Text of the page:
Credit checks undertaken on Steelvision which received Hazelwood transition funding “did not identify any greater level of risk” compared to more than 40 other companies which have received similar assistance, member for Eastern Victoria Harriet Shing says.
Speaking to The Express on Friday, Ms Shing defended the state government’s decision to fund the company – which entered voluntary administration last month – and said the state government would could continue to support affected businesses and workers.
Ms Shing said affected companies owed tens of thousands of dollars by the company would be given “business support”, while displaced workers would be able to access support through the Latrobe Valley Authority and the government’s worker transition service.
It comes as Steelvision entered voluntary administration last month after it was revealed the company owed more than $10 million to creditors, less than 12 months after it was in the Supreme Court over unpaid payroll tax concerns.
“It’s important to be clear that the credit checks run on Steelvision did not identify any greater level of risk than a number of other companies which have received support and continue to generate jobs and economic growth to the region,” Ms Shing said.
“Of course we will continue to improve these processes in light of what has occurred with Steelvision, but the support that we have provided to industry and businesses in the Valley will continue.
“I have continued to seek assurances that Steelvision’s suppliers will be given business support and local workers will also be able to access that additional support through the Latrobe Valley Authority and the government’s worker transition service.”
Last week Regional Development Minister Jaclyn Symes told State Parliament the financial risk assessment into Steelvision included a “direct commercial bureau report which checks for court proceedings and any unpaid debts and liabilities and the like”.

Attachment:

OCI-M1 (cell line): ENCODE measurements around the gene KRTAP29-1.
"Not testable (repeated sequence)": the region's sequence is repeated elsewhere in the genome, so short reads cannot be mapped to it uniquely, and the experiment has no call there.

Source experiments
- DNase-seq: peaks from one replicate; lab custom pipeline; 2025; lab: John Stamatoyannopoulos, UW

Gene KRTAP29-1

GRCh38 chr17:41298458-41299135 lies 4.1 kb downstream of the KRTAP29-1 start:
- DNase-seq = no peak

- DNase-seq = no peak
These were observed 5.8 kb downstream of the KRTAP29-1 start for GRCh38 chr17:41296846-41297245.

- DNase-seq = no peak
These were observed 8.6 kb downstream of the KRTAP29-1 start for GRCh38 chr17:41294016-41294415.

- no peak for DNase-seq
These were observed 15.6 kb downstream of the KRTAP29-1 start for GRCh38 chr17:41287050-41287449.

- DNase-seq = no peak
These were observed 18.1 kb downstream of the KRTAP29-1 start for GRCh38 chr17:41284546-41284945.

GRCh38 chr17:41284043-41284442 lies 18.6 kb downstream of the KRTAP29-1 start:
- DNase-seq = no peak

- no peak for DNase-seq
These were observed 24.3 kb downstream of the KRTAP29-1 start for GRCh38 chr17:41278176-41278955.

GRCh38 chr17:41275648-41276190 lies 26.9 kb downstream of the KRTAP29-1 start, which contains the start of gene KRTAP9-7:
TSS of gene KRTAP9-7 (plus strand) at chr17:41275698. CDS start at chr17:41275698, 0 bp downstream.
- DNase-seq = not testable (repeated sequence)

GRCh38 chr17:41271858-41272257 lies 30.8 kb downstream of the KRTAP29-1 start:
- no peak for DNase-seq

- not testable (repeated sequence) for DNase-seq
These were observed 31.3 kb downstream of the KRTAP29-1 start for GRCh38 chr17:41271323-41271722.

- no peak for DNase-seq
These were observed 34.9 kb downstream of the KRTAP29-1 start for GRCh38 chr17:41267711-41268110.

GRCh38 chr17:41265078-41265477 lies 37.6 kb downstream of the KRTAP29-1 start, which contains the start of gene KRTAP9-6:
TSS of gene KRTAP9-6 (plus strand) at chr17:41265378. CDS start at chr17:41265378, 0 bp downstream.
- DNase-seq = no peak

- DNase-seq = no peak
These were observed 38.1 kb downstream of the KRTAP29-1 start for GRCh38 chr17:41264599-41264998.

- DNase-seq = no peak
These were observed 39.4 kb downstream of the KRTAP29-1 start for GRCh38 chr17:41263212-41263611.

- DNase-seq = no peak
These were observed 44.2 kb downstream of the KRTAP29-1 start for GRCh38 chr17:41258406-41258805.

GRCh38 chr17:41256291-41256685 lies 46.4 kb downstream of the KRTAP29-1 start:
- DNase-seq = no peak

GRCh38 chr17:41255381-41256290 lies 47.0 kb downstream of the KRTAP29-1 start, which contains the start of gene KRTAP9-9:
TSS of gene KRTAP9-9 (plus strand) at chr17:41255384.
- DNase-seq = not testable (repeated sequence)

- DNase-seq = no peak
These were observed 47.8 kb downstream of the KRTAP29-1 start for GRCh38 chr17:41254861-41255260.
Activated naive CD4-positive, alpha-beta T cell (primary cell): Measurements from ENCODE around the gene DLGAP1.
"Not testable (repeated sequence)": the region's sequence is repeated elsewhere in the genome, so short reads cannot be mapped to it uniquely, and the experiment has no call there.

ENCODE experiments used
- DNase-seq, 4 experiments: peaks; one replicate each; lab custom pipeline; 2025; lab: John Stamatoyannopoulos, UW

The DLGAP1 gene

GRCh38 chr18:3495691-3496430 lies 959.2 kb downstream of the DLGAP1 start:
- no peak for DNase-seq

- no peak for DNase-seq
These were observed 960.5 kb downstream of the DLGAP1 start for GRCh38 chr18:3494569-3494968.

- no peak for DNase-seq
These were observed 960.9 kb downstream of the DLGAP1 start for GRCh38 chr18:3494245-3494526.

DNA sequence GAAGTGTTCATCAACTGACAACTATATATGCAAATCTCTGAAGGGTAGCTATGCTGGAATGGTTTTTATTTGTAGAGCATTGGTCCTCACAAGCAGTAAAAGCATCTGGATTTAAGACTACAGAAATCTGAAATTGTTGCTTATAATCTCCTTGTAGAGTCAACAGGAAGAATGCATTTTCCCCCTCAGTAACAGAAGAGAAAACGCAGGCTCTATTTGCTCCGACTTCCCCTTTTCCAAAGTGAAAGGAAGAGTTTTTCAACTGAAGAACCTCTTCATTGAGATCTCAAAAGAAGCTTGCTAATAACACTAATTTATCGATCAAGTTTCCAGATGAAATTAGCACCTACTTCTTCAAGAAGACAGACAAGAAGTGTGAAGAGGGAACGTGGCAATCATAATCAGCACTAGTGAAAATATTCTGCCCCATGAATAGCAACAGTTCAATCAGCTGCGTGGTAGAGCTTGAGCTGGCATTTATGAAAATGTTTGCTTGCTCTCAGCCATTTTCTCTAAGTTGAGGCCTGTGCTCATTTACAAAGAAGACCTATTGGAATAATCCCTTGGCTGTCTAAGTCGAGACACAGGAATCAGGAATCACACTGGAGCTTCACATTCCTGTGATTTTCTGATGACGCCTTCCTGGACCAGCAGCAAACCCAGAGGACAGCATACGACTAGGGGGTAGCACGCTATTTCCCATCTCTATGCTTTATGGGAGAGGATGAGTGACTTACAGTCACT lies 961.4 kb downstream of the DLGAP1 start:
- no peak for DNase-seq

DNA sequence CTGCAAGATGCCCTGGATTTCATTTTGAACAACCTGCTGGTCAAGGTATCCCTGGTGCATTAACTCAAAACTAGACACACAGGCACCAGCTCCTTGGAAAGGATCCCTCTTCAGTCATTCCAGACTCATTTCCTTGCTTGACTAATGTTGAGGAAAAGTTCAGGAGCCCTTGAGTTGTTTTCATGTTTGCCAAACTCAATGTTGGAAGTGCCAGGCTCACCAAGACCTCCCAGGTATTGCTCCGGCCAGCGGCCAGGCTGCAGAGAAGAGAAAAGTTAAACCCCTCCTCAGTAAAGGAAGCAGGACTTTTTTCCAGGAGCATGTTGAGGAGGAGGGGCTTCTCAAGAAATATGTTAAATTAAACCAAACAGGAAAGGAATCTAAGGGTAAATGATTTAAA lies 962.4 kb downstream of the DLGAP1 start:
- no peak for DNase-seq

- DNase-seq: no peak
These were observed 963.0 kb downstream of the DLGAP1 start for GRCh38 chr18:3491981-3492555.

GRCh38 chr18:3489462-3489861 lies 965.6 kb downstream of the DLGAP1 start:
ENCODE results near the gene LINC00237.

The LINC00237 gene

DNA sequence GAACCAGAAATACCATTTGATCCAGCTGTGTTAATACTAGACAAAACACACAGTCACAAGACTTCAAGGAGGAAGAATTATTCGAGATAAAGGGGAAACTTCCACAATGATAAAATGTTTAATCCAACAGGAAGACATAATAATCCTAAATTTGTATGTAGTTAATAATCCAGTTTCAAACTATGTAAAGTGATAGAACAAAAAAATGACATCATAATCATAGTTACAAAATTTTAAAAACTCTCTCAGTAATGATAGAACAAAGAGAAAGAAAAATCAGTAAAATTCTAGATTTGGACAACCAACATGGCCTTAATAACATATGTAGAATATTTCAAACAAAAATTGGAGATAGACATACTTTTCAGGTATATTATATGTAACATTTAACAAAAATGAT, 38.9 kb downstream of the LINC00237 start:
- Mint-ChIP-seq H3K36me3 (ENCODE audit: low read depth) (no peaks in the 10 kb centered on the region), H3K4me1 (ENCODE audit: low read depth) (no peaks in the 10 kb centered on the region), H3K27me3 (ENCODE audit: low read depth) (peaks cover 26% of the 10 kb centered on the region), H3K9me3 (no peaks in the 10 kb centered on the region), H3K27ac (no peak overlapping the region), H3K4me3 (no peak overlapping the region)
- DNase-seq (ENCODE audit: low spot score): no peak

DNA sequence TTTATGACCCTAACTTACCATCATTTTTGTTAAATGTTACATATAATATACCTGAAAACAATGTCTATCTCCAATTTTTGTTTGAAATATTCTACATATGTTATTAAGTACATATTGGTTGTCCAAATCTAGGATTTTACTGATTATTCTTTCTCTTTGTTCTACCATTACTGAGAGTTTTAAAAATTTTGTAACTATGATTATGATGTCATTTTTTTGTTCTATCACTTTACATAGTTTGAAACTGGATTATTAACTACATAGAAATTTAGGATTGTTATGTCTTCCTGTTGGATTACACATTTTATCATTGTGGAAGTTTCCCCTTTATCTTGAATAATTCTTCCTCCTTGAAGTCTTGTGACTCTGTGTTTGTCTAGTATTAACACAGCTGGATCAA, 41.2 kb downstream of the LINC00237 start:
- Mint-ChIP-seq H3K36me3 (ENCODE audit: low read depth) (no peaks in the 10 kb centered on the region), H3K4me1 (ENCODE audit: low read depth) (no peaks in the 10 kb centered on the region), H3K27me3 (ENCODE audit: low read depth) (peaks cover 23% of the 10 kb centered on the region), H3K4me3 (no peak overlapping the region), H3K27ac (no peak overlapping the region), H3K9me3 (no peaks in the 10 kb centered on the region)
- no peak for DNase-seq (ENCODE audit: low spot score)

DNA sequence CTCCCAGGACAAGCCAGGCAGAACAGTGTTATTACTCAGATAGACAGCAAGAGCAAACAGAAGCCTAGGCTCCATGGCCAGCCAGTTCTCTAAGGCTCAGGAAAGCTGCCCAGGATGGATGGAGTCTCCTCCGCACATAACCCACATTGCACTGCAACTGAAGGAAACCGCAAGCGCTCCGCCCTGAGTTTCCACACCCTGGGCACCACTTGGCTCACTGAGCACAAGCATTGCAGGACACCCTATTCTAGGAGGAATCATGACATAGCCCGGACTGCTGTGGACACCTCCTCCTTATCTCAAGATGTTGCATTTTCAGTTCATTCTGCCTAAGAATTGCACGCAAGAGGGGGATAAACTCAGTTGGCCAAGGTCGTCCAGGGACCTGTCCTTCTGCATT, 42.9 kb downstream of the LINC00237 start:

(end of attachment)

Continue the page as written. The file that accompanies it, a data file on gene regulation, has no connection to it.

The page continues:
“Official credit reports raised no red flags, but given what has actually gone on to eventuate, we are of course having a look at the processes in regard to this particular company,” Ms Symes told parliament in response to a question without notice from Ms Shing.
Despite the report, Steelvision received its first round of funding less than a month before it was brought before the Supreme Court over more than $135,000 in unpaid payroll tax in September last year.
“I would say that all investments that we make have some degree of risk, including grants to businesses but I do not think this means we should shy away from this important work that we do,” Ms Symes said.
“Business support services through the Latrobe Valley supply chain transition program are being extended to local suppliers significantly affected by Steelvision’s financial difficulties.”
Ms Symes said Regional Development Victoria, the government body on the ground and responsible for the due diligence checks on the company, would continue to offer assistance to affected businesses.
“Regional Development Victoria continues to meet with all of the affected businesses, and a shout-out to RDV on the ground; they do a great job in this space,” Ms Symes said.
“The government’s worker transition service is liaising with the administrators to deliver coordinated information sessions for the retrenched [Steelvision] workers to help set them on the path to getting a new job.”
Ms Shing said the state government’s “record investment in transition” had already generated more than $1 million locally. “Many local businesses that have received funding through the Latrobe Valley Authority … have themselves experienced difficulties prior to receiving this government support and assistance,” Ms Shing said.